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Offshore Internet Gambling PDF Print E-mail
Written by Norton Gappy   
According to American Gaming Association  (AGA) there has been explosive growth in online gambling since the introduction of the World Wide Web.  AGA estimates, there are over 2,000 internet gambling websites which offer users the chance to wagering on sports, casino type betting, lottery, bingo, the life expectancy of popular persons, and various other non-traditional types of wagering. 

Online gambling can be a very lucrative business for its operators.  That’s why new gambling sites are opening daily.  Christiansen Capital Advisors (CCA) reports that internet gaming is a multi-billion dollar industry, expected to reach about $20 billion by 2010.  CCA reports that almost half of the internet gambler users are located within the United States, while almost all of the internet gambling operators are located outside the United States.  The reason internet gambling sites are set up offshore is so that the operators can avoid United States laws and liabilities.  

The United States Congress has enacted antigambling laws prohibiting internet gambling.  The most recent law is called the Unlawful Internet Gambling Enforcement Act of 2006 (UIGEA).  UIGEA can be found at 31 U.S.C. Section 531-5367 and prohibits the transfer of funds from a financial institution to an Internet gambling site, with the notable exceptions of fantasy sports, online lotteries, and horse/harness racing.  UIGEA’s aim is the intermediary financial institution transferring monies to the offshore gambling operators, rather than the local internet gamblers themselves.  UIGEA bans financial institutions from paying internet gambling operators for wagers made online.  Financial institutions, such as banks, credit card companies, and even PayPal presumably know the identity of the payee through merchant codes and other internal descriptions.  So, if the financial institution is barred from paying the online gambling operator, then why are there still so many online gambling sites operating overseas?

To avoid UIGEA, many gaming operators started utilizing other methods of transferring money which do not require the use of a financial institution.  For example, internet gambling users are now encouraged to use an “e-wallet.”  An e-wallet allows a user to transfer money to an offshore company, which is not a bank, and this e-wallet provider then makes payment to the online gambling business.  Another method being used is for users to utilize a HomeATM.  A HomeATM is a legal way to masks the merchant code the credit card companies use to indicate where the money is going (e.g. to an internet gambling site).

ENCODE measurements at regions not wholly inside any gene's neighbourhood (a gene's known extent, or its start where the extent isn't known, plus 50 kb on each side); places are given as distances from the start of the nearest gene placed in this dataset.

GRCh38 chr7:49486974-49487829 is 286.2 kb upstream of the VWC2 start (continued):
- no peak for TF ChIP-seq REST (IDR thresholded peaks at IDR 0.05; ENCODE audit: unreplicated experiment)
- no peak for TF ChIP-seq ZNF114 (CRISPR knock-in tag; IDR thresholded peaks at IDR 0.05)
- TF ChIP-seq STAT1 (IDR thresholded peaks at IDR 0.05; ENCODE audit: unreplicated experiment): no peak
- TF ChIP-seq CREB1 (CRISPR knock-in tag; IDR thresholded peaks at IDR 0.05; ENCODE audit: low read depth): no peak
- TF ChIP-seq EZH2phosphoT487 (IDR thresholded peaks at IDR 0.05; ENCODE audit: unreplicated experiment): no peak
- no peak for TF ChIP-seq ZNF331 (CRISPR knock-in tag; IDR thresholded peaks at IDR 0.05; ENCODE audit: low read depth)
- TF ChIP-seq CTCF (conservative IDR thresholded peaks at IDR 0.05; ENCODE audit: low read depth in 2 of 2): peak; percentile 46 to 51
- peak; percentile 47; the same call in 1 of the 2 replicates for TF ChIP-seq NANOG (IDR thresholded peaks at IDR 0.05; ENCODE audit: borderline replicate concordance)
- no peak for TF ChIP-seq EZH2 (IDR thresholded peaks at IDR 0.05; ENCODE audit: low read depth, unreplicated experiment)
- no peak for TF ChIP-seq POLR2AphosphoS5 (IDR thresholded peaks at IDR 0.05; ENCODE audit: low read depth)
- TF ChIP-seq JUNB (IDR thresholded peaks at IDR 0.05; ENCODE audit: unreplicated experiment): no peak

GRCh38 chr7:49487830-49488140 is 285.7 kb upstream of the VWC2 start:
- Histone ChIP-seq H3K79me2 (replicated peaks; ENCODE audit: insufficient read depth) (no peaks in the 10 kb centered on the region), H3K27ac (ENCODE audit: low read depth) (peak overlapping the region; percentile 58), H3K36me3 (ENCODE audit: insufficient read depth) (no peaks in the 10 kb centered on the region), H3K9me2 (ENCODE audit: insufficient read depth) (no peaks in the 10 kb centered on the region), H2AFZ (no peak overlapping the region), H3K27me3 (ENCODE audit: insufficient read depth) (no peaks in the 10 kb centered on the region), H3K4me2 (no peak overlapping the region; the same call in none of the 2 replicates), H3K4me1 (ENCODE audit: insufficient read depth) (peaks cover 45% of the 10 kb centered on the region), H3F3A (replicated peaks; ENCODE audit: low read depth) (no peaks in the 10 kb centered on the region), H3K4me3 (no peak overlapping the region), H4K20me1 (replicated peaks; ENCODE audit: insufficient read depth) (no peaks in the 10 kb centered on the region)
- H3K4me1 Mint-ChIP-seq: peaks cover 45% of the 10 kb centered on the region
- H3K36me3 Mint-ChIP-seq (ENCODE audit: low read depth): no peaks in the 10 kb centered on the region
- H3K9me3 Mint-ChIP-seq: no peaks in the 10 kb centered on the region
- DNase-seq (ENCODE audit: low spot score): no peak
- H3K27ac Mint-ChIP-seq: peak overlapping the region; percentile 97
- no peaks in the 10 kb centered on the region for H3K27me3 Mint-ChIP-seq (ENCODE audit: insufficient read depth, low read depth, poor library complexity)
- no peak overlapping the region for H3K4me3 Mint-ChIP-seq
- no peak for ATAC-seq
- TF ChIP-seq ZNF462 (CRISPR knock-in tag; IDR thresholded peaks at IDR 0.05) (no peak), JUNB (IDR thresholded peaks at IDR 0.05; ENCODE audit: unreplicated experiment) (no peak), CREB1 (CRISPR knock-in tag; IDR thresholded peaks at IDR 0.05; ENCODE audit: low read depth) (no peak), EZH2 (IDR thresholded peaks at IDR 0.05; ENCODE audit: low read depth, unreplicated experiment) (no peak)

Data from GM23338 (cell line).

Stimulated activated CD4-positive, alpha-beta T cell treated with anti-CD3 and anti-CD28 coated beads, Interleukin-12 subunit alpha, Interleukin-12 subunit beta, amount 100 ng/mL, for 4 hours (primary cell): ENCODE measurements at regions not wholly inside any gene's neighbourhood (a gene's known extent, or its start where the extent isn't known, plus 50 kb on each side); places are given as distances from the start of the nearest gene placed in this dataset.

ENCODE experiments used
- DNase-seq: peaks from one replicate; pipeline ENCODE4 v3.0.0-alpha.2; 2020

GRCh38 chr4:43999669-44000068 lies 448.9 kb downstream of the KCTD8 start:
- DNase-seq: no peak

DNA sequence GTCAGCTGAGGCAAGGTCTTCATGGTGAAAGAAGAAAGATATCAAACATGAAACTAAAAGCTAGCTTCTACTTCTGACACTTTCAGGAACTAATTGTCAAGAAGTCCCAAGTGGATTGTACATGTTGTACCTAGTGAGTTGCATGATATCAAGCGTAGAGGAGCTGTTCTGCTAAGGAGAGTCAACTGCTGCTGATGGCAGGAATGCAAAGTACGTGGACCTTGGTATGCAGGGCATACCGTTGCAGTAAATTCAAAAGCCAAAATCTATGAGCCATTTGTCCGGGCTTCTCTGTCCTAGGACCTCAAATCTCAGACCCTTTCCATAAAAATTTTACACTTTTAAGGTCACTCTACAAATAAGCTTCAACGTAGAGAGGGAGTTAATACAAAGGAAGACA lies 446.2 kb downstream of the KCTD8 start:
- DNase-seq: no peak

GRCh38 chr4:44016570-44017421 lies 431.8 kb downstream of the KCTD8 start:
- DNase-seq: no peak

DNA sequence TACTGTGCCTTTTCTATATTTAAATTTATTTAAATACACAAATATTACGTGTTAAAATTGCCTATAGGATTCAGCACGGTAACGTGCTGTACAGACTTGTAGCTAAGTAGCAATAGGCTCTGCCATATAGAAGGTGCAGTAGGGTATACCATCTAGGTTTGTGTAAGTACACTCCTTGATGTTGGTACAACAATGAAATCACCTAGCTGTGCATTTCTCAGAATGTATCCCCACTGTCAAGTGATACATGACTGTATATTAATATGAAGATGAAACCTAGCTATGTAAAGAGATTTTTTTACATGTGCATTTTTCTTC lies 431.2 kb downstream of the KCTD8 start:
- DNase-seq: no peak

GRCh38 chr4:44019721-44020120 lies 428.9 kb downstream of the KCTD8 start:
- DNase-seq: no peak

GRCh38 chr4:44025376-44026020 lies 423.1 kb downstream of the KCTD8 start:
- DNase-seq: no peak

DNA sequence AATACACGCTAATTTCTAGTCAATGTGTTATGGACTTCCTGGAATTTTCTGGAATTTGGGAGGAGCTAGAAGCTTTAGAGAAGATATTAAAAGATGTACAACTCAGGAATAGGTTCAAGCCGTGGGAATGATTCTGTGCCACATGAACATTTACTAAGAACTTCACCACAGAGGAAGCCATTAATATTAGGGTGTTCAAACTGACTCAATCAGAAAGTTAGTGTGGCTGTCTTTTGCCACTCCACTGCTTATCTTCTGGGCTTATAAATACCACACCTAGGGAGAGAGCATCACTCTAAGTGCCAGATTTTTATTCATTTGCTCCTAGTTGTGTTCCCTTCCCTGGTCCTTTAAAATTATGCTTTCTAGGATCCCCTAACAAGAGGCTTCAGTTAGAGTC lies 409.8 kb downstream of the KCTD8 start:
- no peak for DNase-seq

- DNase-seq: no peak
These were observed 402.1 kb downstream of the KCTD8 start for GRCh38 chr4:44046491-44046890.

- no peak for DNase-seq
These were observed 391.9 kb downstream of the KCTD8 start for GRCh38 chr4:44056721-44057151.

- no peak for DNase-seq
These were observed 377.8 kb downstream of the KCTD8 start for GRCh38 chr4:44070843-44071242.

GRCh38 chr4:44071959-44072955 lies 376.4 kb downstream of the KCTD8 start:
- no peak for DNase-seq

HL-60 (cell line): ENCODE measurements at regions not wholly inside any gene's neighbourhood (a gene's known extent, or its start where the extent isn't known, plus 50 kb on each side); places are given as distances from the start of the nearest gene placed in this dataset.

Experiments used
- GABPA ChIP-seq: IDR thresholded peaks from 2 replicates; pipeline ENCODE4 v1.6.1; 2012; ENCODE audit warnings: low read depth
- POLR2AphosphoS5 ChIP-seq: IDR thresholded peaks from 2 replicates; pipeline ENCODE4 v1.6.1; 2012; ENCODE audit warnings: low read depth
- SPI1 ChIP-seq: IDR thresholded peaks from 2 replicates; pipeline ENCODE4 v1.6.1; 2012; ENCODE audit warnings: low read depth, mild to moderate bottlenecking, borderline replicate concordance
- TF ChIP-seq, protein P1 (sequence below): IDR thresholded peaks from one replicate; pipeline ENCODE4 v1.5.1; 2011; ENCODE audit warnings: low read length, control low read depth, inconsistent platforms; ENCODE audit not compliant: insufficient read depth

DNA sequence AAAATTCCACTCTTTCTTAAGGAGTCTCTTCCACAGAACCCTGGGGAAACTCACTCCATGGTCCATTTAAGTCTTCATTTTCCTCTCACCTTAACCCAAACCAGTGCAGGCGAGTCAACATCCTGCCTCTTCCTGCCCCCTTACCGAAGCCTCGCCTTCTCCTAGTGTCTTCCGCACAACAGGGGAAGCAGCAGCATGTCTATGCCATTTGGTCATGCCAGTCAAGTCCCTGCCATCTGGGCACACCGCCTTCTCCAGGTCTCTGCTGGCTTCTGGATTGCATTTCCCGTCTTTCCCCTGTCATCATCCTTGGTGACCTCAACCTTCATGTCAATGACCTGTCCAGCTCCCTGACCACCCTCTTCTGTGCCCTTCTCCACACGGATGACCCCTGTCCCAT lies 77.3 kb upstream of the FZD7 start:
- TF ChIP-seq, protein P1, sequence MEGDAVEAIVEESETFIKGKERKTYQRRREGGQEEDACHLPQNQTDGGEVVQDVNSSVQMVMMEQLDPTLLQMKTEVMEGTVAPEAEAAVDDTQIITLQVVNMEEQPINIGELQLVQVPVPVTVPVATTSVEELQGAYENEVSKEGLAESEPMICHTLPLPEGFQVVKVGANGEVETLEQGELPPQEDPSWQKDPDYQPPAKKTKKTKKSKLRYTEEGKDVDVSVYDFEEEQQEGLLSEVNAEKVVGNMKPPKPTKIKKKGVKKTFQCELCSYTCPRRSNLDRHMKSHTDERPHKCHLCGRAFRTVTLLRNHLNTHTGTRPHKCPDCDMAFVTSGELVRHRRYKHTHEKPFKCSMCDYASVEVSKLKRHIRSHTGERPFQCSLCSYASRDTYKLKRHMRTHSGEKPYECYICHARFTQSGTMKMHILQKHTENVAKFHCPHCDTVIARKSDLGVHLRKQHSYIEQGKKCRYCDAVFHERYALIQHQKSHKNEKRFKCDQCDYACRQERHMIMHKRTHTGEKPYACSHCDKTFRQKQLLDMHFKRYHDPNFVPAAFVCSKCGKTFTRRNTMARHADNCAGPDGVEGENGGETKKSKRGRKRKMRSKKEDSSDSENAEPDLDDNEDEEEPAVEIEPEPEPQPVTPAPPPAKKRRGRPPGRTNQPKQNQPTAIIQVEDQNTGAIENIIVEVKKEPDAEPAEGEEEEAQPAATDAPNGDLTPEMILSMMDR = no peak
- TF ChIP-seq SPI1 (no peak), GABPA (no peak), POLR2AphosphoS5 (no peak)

As long as there is money in internet gambling, there will be no shortage of operators offering internet gambling online.  In addition, offshore gambling sites usually find it easier to operate overseas as there is less business interference, fewer regulations, and website gambling is much less costly to established compared with a multi billion dollar brick and mortar casino.  

So why doesn’t the U.S. go after the offshore internet gambling operators?  Well, in order to enforce any U.S. online gambling law, the U.S. Courts must have jurisdiction.  Having personal jurisdiction alone is not enough.  The U.S. must have support from the foreign country housing the gambling operator in order to bring such offenders to justice.  Often times, the U.S. does not have foreign support or a treaty with the foreign  governments housing the gambling operators.  

Some of the problems with UIGEA are the it has not worked to reduce internet gambling because it targets the operator rather than the user; UIGEA does not fend against the alternative methods of transferring monies to offshore shore gambling sites; UIGEA appears to violate the World Trade Order (WTO) standards; and it does not provide prosecutors with the proper legal tools to prosecute violators.  UIGEA has failed in many ways.  If the U.S. can not enact laws to prevent the spread of internet gambling, then maybe there should be laws to license and regulate the industry.  The hope is that licensing and regulations may eliminate many of the social ills associated with the current uncontrolled internet gambling system.  

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